War can be described as a kind of random violence, because citizens are not privy to the strategy and the goals of generals in military leadership. When an army descends and razes a town or a city, war does not discriminate between the good and bad people. All civilians suffer. The people who die and the people who survive are more-or-less random.

    Nonrandom violence, in contrast, is administered by a state or a ruling body. Executions of a criminal a form of ordered violence, and punishment can be avoided from the civilian's perspective by obeying the law of the land.

    A theme we are developing here is that that security is defined by predictability, not necessarily a lack of violence (or natural disasters such as flooding). If citizens are able to recognize the pattern for adverse events, such as annual flooding of the River, then it is less of a security risk, so long as it remains predictable.

    Predictability is essential for the typical farmer freeman. If He is to plant a olive tree, how many years of security can he expect that it makes sense to plant this investment? If security is not sufficient, then perhaps it makes more sense to grow turnips instead. Or if it is bad enough here, is it worthwhile to sell the land and attempt to flee somewhere else (answer: not very likely -- the poor are not very mobile unless the situation is bad enough that are willing to become refugees)?

    A lord must recognize that businesspeople have options available to them. While the typical farmer does not have much mobility, artisans, investors, and merchants can pack up their entire business and move to another country, because their assets are liquid. The policies that a country chooses, as well as the security that a state can provide, are important considerations for people who move in and out of a lord's country. It would be a grave failure if a lord believed that once a person is a citizen/resident, they will always remain a citizen. The boundaries of the playing field is not one's own territory, but the entire map.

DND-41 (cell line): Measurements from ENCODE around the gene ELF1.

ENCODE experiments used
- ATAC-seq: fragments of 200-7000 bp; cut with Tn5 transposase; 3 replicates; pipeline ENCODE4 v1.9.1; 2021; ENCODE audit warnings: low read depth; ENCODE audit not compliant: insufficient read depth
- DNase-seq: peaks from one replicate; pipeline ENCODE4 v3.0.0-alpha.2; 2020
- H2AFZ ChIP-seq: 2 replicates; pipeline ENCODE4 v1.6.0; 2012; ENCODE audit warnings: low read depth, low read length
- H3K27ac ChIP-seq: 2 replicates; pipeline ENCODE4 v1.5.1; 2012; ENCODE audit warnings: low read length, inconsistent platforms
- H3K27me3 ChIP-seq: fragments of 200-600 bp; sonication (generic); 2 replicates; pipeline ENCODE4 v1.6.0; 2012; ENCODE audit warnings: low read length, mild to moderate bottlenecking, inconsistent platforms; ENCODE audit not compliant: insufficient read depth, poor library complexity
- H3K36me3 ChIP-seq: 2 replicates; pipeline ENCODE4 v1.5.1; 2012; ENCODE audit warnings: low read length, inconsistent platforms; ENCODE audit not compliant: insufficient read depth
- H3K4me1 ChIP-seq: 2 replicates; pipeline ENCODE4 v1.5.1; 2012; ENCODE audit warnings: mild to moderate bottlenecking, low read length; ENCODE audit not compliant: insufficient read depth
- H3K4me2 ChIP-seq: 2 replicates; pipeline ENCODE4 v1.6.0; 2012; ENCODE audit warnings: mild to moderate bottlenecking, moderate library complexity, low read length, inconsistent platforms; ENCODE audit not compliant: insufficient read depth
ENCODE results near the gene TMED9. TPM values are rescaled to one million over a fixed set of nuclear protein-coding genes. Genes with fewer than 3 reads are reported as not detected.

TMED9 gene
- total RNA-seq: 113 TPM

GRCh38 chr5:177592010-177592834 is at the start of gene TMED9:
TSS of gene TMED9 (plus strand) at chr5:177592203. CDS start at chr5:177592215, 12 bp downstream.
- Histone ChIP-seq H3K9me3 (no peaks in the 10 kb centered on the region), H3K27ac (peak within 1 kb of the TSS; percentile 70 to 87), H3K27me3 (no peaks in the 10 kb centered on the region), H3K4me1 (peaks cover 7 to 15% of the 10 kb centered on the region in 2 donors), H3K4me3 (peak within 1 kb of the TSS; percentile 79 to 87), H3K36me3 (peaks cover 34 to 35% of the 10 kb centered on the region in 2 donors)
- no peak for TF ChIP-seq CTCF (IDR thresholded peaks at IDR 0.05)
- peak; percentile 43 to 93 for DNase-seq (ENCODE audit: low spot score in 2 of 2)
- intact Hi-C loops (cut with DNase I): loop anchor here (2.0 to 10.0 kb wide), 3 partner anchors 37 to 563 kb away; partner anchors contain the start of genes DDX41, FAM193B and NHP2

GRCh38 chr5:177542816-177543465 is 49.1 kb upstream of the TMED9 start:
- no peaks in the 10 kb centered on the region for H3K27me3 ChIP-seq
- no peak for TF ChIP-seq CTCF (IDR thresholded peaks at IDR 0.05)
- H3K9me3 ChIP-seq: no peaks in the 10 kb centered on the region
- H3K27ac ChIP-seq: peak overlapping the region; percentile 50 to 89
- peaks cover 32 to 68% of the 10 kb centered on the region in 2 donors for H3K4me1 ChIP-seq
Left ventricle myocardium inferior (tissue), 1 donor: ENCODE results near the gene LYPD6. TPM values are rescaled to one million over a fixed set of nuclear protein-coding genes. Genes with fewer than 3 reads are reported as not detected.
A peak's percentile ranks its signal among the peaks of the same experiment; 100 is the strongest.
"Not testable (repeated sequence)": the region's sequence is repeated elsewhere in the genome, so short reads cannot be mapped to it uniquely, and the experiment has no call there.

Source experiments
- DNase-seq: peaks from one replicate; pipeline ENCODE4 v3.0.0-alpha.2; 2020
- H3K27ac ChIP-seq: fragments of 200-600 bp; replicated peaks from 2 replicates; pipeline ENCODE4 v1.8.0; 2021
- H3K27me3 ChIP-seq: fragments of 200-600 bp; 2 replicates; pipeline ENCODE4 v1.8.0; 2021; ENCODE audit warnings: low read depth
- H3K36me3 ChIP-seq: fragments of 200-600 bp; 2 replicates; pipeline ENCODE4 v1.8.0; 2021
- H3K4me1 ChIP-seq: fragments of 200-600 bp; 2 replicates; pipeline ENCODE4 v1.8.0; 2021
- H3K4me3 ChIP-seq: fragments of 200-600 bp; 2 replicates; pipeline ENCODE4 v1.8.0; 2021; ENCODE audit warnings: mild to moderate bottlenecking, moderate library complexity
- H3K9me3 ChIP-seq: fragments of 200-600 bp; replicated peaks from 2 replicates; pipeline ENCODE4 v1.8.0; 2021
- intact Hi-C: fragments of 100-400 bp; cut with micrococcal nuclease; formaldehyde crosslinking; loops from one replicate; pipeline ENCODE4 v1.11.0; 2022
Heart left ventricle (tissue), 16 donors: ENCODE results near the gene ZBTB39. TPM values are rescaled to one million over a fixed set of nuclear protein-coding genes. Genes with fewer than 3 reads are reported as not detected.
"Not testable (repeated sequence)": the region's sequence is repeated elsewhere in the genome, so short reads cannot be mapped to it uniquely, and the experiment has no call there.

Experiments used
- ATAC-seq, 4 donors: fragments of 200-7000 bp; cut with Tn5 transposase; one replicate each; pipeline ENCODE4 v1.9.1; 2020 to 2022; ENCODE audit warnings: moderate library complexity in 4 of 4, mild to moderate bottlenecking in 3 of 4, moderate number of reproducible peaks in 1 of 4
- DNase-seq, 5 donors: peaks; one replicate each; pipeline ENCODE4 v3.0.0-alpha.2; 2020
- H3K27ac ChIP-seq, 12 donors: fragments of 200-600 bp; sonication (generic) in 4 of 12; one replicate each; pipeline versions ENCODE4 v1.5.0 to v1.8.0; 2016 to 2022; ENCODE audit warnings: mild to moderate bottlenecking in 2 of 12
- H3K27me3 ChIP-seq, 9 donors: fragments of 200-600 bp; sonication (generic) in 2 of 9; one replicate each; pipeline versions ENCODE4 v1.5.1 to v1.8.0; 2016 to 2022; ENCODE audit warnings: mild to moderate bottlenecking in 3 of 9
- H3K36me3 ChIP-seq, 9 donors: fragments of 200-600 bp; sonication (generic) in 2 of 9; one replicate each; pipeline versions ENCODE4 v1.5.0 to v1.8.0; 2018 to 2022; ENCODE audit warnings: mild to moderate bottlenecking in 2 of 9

Lastly, I will discuss the importance of property.

    When discussing security, is important to extend security to include property in additional to security of persons.

    Property must remain secure -- or at least, ownership must remain predictable -- otherwise economic security will collapse.

    If we return to Memo 1 with the Merchant on a trade expedition to Spicica, imagine if the merchant's King heard about this lucrative expedition and became greedy. When the merchant fleet returned, suppose the King came and claimed all of the treasure as from henceforth the property of the King. What are the repercussions of this kind of action?

    1) The Merchant experiences a terrible loss (if not financially, also in his time, which he could have spent pursuing other business -- termed "opportunity cost") and is gravely upset.
    2) Other entrepreneurs and merchants hear about this horrific story and consider whether it is a good idea build their fortunes in this country where a King will blatantly confiscate property outside of the pre-existing agreement. If I am a tea trader, perhaps I might consider going to a different country (perhaps the rival enemy country) that is more friendly to trade to establish my business, and this King will lose my tax revenue.

    The moral of this story is that wealth is in the "goose" the lays golden eggs, not the golden egg itself.

    The most valuable form of treasure that a country might have is its people, and since sufficiently resourced people can always find a way to escape an oppressive country, a strong country is one that can attract and maintain the talents of the world.
     
  12. xTachibana

    xTachibana Wincest King

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    @yuzuki any tips for these 2 things


    creating a good calendar in a fully fantasy world (so think a tensei/isekai world, but without the whole reincarnation/goddess/truck-sama bullshit), particularly with a good prologue that builds up the past events of the world, without doing too much info dump



    keeping to writing the story, I tried to write a novel a few months ago and...well...you know....I wrote like 3 huge notepads of plot points to write about and then here we are, with only 1 chapter written XD